SO, WAS THE MOVIE WORTH $40? "I was supposed to pay $40, but the little kid didn't know how to do the math so I paid $30," proud ticket-holder Greg Robertson said Friday night.
UNLESS YOU NEED TO BOLT FROM THE THEATER: Ben Affleck turned out to tonight's premiere of "Committed" (an upcoming Miramax release as well as a Sundance dramatic competition entry) sans Matt Damon, but with a single crutch. The actor says he sprained his ankle playing basketball. "It kind of sucks," he told us. "Sundance is a real walking experience. ... [But] I guess sitting down to watch movies doesn't take too much mobility."
NO THUMB UP: So, we cornered one Roger Ebert exiting the "American Psycho" premiere. We locked eyes -- ours were saying, "Ooh, Roger Ebert what'd you think?"; his were saying, "Don't even ask." What can we say? We asked. He didn't tell. "You have to wait," the Great One said. "I don't review when I walk out of movies."
ROGER EBERT WON'T, BUT MATTHEW BRODERICK WILL: "'You Can Count on Me,' I saw," the "Ferris Bueller" icon said when prompted for an impromptu movie review by Hollywood.com this morning on Main Street. "It was great. ... Great performances, wonderful script, excellent."
ALL RIGHT, SO WE WERE HAD: Upon further review, "You Can Count on Me," which premiered Friday night at Sundance, is a family drama starring Laura Linney ("The Truman Show"), Jon Tenney (TV's "Get Real") and, um, Matthew Broderick.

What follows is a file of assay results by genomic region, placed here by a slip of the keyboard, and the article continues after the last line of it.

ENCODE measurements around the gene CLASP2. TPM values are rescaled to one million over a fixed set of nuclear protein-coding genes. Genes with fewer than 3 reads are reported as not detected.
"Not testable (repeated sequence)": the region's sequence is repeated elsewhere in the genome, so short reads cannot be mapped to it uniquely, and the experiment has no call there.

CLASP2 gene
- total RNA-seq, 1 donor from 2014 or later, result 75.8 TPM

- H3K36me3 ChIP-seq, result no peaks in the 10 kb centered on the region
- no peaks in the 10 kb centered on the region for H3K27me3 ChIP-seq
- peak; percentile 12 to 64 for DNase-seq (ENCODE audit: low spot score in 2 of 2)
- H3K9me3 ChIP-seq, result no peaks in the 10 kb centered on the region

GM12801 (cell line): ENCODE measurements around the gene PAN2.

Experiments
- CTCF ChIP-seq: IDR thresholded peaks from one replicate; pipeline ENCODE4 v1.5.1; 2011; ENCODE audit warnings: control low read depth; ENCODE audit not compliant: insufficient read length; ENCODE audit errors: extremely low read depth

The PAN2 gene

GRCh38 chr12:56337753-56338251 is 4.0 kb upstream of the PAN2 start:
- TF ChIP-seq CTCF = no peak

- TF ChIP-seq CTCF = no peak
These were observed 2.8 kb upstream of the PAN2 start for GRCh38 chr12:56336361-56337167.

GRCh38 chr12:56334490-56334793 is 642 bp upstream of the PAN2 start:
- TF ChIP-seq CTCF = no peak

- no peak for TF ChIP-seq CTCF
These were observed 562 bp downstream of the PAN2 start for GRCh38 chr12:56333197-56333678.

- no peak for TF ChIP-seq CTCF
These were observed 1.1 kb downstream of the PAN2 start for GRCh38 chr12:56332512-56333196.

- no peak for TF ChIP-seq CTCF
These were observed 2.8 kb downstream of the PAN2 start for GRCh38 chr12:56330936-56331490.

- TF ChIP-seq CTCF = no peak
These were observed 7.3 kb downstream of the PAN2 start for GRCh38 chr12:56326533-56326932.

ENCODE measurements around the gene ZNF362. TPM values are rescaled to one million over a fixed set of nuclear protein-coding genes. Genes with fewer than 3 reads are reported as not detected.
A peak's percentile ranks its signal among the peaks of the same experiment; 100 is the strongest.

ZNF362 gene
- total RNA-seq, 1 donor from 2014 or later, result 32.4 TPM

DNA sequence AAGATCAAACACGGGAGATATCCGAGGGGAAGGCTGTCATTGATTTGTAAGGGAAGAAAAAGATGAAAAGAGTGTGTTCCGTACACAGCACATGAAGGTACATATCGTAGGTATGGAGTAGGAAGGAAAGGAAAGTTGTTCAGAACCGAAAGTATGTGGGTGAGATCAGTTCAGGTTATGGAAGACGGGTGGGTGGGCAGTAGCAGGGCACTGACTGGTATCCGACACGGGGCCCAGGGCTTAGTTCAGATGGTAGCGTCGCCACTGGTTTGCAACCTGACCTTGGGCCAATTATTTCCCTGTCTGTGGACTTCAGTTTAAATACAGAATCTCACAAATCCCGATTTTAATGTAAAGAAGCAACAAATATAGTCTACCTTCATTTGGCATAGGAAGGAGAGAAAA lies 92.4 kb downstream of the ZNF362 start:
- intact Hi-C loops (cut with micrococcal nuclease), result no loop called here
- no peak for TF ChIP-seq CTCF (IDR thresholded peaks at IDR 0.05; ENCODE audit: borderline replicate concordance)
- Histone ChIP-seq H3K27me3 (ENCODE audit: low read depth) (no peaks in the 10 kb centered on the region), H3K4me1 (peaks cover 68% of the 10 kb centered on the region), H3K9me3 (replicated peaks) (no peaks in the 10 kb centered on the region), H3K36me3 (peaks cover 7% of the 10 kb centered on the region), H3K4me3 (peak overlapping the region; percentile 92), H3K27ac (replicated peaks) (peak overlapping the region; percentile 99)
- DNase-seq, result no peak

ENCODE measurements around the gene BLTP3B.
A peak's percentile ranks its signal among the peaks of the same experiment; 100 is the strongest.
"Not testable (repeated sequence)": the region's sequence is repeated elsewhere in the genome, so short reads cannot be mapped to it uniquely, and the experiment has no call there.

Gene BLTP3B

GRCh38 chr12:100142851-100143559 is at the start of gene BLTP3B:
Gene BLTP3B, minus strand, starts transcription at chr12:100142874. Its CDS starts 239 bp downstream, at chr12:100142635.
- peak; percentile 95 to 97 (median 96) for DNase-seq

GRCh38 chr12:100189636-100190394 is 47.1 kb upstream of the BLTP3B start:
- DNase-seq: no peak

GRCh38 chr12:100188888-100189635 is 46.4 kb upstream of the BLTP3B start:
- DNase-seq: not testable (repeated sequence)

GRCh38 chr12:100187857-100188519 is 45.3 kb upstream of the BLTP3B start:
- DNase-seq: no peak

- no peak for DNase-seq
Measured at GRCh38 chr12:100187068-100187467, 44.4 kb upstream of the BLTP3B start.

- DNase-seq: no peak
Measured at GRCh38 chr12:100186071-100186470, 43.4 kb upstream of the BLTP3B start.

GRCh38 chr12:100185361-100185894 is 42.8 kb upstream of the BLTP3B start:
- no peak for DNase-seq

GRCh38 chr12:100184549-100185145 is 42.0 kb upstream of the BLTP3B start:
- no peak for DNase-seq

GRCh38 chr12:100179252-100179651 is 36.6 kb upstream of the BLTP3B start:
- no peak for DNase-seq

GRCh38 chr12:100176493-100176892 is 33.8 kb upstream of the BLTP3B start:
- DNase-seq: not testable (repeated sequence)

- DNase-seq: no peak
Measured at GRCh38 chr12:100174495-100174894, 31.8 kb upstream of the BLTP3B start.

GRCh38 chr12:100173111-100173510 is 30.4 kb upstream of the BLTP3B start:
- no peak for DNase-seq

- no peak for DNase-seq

THE DIFFERENCE BETWEEN A SUNDANCE PARTY AND A SLAMDANCE PARTY: A Friday night Sundance bash sponsored by Entertainment Weekly featured a spectacular view of the mountains, really tasty mini-eclairs, delightful chicken things in peanut sauce, an open bar (up until about 11 p.m.) and a low-key vibe. Slamdance's Saturday night opening bash featured an OK view of the mountains, bowls of pretzels, a cash bar (unless you ordered vodka, which was free) and a happening buzz.
SPEAKING OF HAPPENING...: "The Eyes of Tammy Faye," a Sundance doc about ex-televangelist Tammy Faye (Bakker) Messner, is entertaining movie deals after its Friday premiere at the Yarrow Theatre brought its audience to its feet. "It's been a good day," co-director Randy Barbato told us. For Tammy Faye, it was a really good premiere. "After it ended, I walked up in front of the people, and I began to cry," a full mascaraed Tammy Faye said at the mega-loud Slamdance blowout. "... It was the most wonderful, warm moment I've ever experienced. And I'm so grateful."